Another notable highlight in the quarter for Fresh Dairy Direct is the flavored milk category where our volume sales were also up double digits. Our productivity initiatives also played an important role in driving our financial results in the quarter. For example, Greg told you about the solid progress we are making in driving down distribution expense through implementing improved technology and focusing on route efficiency.

Turning to WhiteWave-Morningstar, total sales in the first quarter declined 2% to $604 million. Morningstar sales declined 4% in the quarter to $245 million. This sales decline is primarily the result of the pass-through of declining commodities as volume growth across the Morningstar portfolio was up low single digits.

Solid growth in the retail channel and relative strength in quick service dining was offset by continued weakness in casual dining food service channels. WhiteWave posted net sales that were 1% lower than the year ago period to $359 million. This decline in WhiteWave sales reflects two things.

First, consistent with other packaged foods companies that compete in premium product categories, we are seeing material slowdowns in key categories where we compete. Second, as we've talked about previously, we've exited an unprofitable food service business relationship in the Silk line, as well as the Private Label organic milk business in the U.K. Excluding the impact of these business lines we exited, the WhiteWave portfolio increased sales mid-single digits in the first quarter.

Let me provide a bit more color on category sales trends impacting WhiteWave. For example, organic milk has slowed dramatically. Just six months ago, volume growth in organic milk in IRI measured channels was as high as 30% in certain periods. More recently, organic milk category sales growth has slowed to low single digits in the current 13-week reporting period, consistent with the first quarter of Horizon organic milk sales. Overall, Horizon's share of the market remains stable and is now three times its closest branded competitor.

The soy milk category where our Silk brand is the clear leader with over 75% market share has had flat category sales growth. All in, excluding the food service relationship we exited, Silk sales were up mid-digit singles in the quarter. Ahead of the overall category performance in IRI measured channels aided in part by the continued strength in the Silk white product line.

The flavored coffee creamer category is a notable bright spot in the retail space. Consumers are increasing enjoying their coffee occasions at home and the retail flavored creamer category has been relatively strong as a result. International Delight posted only a slight increase in net sales in the quarter, however we expect our improved packaging and the introduction of a new sub line of innovative products will boast our International Delight's performance over the balance of the year.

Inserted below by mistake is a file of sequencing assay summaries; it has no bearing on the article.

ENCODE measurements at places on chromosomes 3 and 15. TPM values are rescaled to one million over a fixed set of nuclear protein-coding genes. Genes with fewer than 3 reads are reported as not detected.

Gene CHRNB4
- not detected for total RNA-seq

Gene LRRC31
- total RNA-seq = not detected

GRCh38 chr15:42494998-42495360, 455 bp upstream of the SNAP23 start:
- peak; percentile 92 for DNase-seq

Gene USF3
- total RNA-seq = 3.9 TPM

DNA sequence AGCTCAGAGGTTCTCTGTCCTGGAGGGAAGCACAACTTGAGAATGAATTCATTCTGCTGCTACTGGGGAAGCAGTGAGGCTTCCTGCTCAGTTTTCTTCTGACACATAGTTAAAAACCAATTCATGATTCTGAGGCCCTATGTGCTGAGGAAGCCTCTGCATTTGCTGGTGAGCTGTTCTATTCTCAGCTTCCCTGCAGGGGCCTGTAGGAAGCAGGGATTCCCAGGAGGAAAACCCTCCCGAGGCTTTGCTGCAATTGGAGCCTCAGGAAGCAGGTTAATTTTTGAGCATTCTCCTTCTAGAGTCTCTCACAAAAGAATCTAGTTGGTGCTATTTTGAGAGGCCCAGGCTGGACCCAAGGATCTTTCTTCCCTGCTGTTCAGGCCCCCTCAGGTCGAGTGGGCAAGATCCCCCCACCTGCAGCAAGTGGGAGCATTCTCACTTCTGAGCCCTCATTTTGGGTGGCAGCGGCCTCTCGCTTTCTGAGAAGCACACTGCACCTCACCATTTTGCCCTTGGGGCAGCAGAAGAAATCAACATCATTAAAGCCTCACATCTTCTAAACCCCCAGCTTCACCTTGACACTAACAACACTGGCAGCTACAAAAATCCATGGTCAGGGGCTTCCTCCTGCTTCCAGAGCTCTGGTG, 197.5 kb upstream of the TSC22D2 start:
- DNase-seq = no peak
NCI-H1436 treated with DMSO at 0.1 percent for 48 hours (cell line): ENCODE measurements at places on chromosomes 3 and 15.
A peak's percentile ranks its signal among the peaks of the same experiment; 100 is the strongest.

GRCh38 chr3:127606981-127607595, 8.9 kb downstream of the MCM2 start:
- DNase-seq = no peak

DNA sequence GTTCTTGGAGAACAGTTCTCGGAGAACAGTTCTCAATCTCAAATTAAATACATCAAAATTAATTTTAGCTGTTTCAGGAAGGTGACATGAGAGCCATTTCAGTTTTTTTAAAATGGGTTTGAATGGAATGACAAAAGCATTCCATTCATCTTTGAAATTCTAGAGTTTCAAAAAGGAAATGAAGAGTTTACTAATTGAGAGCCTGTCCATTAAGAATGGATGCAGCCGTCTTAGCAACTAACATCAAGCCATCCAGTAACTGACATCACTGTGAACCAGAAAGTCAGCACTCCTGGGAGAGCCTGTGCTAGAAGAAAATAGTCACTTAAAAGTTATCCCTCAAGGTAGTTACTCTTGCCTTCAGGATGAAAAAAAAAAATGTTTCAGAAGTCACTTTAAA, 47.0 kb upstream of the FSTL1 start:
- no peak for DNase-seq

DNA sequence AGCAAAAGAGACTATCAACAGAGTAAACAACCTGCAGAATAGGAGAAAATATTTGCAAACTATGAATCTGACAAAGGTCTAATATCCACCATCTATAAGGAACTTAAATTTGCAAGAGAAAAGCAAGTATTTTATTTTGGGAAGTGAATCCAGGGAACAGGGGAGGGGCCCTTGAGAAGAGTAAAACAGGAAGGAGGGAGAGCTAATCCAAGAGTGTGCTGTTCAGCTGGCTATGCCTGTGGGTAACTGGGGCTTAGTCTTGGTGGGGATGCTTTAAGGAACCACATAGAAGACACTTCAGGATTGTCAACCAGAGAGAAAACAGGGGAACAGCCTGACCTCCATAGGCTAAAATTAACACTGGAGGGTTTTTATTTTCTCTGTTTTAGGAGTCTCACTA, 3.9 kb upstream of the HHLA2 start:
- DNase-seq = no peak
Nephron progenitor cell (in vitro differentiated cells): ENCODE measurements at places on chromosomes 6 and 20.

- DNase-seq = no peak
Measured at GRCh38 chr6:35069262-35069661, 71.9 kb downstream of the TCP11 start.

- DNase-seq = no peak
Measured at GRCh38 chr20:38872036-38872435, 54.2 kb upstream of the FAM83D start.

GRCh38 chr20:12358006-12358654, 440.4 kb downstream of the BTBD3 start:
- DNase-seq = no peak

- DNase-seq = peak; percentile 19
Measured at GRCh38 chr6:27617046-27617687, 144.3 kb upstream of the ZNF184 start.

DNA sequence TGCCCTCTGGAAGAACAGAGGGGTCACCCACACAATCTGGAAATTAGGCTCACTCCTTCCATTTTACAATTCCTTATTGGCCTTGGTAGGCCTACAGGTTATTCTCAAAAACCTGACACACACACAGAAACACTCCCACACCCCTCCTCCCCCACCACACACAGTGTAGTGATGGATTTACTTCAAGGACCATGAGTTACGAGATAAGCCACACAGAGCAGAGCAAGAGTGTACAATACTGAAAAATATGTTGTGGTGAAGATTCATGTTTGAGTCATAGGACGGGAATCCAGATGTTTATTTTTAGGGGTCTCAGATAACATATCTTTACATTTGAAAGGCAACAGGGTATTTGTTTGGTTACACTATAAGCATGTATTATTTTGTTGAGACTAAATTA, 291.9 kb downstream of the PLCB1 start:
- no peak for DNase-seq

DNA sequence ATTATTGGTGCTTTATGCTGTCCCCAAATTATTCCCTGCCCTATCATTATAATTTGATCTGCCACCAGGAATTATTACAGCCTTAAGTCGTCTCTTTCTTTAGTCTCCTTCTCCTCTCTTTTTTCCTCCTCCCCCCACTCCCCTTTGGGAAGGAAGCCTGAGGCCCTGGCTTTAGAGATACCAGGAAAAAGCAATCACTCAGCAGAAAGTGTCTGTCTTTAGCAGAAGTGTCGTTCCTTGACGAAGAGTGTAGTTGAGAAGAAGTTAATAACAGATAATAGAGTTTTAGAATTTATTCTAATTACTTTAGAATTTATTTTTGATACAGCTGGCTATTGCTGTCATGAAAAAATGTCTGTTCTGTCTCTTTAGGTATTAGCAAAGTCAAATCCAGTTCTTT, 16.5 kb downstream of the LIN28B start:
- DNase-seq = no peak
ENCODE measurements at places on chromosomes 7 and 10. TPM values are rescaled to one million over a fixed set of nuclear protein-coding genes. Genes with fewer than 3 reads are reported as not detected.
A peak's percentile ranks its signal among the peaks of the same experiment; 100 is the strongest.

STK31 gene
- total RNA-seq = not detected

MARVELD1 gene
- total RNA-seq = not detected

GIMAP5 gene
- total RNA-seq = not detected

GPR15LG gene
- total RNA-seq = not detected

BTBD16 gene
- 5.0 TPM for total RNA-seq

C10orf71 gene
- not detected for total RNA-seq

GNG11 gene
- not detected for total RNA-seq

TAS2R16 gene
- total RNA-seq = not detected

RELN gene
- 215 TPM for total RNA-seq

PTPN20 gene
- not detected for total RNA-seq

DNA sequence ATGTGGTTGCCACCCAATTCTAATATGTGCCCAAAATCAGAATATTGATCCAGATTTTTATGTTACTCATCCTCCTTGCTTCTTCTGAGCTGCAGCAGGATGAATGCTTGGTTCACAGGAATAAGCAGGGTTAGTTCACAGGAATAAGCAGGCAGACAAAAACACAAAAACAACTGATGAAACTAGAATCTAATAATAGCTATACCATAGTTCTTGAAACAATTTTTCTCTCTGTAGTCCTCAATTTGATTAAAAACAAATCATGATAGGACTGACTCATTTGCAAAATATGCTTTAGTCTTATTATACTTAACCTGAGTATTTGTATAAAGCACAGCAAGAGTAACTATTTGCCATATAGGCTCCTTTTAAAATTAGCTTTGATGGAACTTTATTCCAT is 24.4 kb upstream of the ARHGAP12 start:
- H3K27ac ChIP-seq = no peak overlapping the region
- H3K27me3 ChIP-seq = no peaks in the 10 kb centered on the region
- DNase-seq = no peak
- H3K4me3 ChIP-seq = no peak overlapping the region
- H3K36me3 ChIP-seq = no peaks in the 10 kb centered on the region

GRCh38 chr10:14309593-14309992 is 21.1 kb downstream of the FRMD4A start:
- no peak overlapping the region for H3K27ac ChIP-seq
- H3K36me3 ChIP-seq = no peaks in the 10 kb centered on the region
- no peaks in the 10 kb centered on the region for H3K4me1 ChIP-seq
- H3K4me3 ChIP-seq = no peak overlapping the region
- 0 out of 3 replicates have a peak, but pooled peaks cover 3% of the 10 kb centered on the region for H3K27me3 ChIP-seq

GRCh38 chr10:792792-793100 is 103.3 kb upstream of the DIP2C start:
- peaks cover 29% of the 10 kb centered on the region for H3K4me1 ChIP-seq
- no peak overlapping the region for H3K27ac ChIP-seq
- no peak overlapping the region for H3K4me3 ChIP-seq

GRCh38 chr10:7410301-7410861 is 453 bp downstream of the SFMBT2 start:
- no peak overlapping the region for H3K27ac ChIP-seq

In the half-and-half creamer segment, our Land O'Lakes business was particularly strong in the first quarter increasing sales in the high single digits. As a whole, favorable dairy and energy commodities, tight overall SG&A expense control, production efficiencies, and increased volumes at Morningstar drove the combined WhiteWave-Morningstar segment report operating income was $63 million for the quarter, 40% above year ago levels.

Over the balance of the year, we have a pipeline of innovative fresh product introductions that we expect to bring consumer excitement to our business. For instance, in the Silk line we have plans to reinvigorate category growth with increased marketing investments in support of our biggest innovation yet, Silk Heart Health, the first soy milk clinically proven to reduce cholesterol by up to 7%.

In our coffee creamers business, we have launched a redesigned package for International Delight and we'll be bringing a new sub line of coffee house inspired flavors to market in the third quarter. These flavors, which replicate the most popular coffee house flavors, will provide the away from home coffee experience to increasing cost conscience consumers.

In addition, we will execute the national rollout of the Fruit Today products in the second quarter. The trade acceptance of this unique innovate product continues to be very strong and we are excited about our partnership with the Hero Company.

In fresh dairy direct, we are significantly expanding distribution of two very successful regional products, Swiss Tea branded refrigerated tea and Over the Moon Milks, which are fortified with extra protein to offer the same taste and feel of whole milk in a low fat formula. Overall, we are very excited with this line up of new and updated product offerings and we intend to maintain a steady stream of product news to the market.

Now, let me discuss corporate and other costs which increased 11.5% over last year to $42 million in the quarter. This includes the Hero joint venture investment of $1.7 million in the quarter. Excluding the Hero operating costs, corporate expense increased approximately 7% in the quarter primarily due to higher professional fees, increased employee related expenses, and transaction related costs.

It is important to note that due to a change in accounting rules, transaction costs are now required to be expensed to the P&L beginning this year versus the historical practice of capitalizing the cost within deal. For the quarter, almost $3 million of transaction costs hit the P&L that would have been capitalized in the past.